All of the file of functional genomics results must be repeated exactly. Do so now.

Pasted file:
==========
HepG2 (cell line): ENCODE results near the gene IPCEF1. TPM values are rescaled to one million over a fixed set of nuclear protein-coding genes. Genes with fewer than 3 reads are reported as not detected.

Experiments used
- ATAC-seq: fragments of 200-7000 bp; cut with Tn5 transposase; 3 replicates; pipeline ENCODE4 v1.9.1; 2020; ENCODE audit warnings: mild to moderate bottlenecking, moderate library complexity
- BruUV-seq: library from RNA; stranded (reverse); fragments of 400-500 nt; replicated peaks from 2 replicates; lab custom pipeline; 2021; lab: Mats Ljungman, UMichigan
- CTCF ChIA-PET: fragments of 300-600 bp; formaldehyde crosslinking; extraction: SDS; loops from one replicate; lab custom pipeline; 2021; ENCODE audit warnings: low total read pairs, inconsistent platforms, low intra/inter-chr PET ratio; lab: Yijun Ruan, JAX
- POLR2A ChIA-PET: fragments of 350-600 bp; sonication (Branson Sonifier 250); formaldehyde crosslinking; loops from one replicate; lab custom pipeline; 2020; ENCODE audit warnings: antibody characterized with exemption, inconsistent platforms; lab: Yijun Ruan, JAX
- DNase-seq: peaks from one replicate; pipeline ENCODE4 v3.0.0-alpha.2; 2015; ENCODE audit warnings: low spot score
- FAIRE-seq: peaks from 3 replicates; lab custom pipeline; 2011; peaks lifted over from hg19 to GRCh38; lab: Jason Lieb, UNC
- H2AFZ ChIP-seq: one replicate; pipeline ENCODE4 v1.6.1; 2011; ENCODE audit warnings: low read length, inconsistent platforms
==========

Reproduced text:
HepG2 (cell line): ENCODE results near the gene IPCEF1. TPM values are rescaled to one million over a fixed set of nuclear protein-coding genes. Genes with fewer than 3 reads are reported as not detected.

Experiments used
- ATAC-seq: fragments of 200-7000 bp; cut with Tn5 transposase; 3 replicates; pipeline ENCODE4 v1.9.1; 2020; ENCODE audit warnings: mild to moderate bottlenecking, moderate library complexity
- BruUV-seq: library from RNA; stranded (reverse); fragments of 400-500 nt; replicated peaks from 2 replicates; lab custom pipeline; 2021; lab: Mats Ljungman, UMichigan
- CTCF ChIA-PET: fragments of 300-600 bp; formaldehyde crosslinking; extraction: SDS; loops from one replicate; lab custom pipeline; 2021; ENCODE audit warnings: low total read pairs, inconsistent platforms, low intra/inter-chr PET ratio; lab: Yijun Ruan, JAX
- POLR2A ChIA-PET: fragments of 350-600 bp; sonication (Branson Sonifier 250); formaldehyde crosslinking; loops from one replicate; lab custom pipeline; 2020; ENCODE audit warnings: antibody characterized with exemption, inconsistent platforms; lab: Yijun Ruan, JAX
- DNase-seq: peaks from one replicate; pipeline ENCODE4 v3.0.0-alpha.2; 2015; ENCODE audit warnings: low spot score
- FAIRE-seq: peaks from 3 replicates; lab custom pipeline; 2011; peaks lifted over from hg19 to GRCh38; lab: Jason Lieb, UNC
- H2AFZ ChIP-seq: one replicate; pipeline ENCODE4 v1.6.1; 2011; ENCODE audit warnings: low read length, inconsistent platforms